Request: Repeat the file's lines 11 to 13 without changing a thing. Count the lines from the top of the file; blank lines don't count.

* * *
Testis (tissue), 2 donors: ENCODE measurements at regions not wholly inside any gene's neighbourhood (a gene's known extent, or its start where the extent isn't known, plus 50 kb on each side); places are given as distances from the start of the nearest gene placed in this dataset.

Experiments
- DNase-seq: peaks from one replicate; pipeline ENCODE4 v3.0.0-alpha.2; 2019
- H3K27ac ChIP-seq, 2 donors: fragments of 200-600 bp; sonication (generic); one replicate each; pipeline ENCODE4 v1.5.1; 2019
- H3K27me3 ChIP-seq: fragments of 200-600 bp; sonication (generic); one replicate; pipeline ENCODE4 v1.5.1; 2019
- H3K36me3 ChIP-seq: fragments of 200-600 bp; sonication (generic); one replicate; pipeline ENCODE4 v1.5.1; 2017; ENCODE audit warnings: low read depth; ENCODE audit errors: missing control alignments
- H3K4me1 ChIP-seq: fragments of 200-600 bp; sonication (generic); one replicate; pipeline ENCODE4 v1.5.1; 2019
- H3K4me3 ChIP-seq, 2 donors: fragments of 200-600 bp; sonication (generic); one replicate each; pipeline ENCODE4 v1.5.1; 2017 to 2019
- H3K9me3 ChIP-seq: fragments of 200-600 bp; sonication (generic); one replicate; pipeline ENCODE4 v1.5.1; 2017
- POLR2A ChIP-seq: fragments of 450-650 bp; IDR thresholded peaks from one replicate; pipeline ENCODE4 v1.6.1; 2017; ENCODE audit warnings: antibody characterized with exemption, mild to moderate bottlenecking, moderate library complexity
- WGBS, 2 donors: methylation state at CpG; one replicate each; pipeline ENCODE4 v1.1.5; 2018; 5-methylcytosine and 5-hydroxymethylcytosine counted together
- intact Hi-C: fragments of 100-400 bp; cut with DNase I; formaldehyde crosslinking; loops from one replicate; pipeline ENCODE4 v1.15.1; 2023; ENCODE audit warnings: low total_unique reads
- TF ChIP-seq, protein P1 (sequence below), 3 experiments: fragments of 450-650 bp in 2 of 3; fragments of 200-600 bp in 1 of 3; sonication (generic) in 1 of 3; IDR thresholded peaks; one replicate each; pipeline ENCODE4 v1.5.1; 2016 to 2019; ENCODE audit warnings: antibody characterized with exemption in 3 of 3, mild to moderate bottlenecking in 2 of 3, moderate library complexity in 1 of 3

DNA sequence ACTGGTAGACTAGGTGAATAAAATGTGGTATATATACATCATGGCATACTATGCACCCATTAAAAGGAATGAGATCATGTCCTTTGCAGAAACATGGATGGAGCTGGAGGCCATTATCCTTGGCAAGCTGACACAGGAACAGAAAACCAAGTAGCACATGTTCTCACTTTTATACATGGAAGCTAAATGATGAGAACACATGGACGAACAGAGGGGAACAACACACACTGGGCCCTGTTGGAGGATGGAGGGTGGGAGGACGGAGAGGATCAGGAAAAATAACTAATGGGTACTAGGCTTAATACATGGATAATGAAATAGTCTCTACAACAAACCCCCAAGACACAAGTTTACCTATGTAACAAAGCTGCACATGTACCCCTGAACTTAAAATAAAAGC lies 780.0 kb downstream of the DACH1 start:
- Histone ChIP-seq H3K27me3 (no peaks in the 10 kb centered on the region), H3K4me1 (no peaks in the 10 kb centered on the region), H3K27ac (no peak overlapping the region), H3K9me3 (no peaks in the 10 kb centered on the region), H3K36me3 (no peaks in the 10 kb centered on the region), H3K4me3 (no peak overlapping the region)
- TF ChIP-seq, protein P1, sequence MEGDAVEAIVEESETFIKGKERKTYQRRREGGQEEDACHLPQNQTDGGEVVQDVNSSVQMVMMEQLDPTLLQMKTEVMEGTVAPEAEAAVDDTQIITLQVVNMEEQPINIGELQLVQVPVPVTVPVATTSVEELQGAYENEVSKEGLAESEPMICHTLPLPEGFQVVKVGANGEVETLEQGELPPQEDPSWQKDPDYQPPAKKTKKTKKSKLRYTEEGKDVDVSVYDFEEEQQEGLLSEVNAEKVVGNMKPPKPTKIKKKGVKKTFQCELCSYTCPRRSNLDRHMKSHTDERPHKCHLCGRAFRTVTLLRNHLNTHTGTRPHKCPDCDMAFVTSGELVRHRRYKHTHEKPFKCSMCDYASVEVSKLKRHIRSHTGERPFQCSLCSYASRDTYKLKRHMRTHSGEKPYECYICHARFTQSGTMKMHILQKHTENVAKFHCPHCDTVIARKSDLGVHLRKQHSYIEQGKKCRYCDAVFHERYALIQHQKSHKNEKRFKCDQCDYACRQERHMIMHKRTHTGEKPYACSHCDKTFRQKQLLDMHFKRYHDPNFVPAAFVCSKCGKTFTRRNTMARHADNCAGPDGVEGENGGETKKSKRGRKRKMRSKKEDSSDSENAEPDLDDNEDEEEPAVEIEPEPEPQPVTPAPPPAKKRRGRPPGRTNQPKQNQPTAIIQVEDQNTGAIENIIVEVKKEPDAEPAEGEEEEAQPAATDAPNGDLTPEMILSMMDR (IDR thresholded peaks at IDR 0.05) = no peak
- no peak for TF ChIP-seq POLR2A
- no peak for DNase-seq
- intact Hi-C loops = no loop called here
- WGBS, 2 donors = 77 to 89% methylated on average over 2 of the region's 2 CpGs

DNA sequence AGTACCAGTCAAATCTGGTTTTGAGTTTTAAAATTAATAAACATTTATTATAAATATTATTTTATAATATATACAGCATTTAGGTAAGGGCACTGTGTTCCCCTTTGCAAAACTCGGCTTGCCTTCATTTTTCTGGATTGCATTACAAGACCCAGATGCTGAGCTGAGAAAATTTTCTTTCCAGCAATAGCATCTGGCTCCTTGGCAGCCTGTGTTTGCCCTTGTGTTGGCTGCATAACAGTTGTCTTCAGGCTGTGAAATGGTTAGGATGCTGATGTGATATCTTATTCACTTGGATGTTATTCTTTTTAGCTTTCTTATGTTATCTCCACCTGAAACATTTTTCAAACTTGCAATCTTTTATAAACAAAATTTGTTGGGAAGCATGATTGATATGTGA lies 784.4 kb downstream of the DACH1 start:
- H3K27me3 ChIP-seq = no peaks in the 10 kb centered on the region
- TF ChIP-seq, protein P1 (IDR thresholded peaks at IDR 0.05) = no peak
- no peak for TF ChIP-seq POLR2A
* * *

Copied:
- WGBS, 2 donors: methylation state at CpG; one replicate each; pipeline ENCODE4 v1.1.5; 2018; 5-methylcytosine and 5-hydroxymethylcytosine counted together
- intact Hi-C: fragments of 100-400 bp; cut with DNase I; formaldehyde crosslinking; loops from one replicate; pipeline ENCODE4 v1.15.1; 2023; ENCODE audit warnings: low total_unique reads
- TF ChIP-seq, protein P1 (sequence below), 3 experiments: fragments of 450-650 bp in 2 of 3; fragments of 200-600 bp in 1 of 3; sonication (generic) in 1 of 3; IDR thresholded peaks; one replicate each; pipeline ENCODE4 v1.5.1; 2016 to 2019; ENCODE audit warnings: antibody characterized with exemption in 3 of 3, mild to moderate bottlenecking in 2 of 3, moderate library complexity in 1 of 3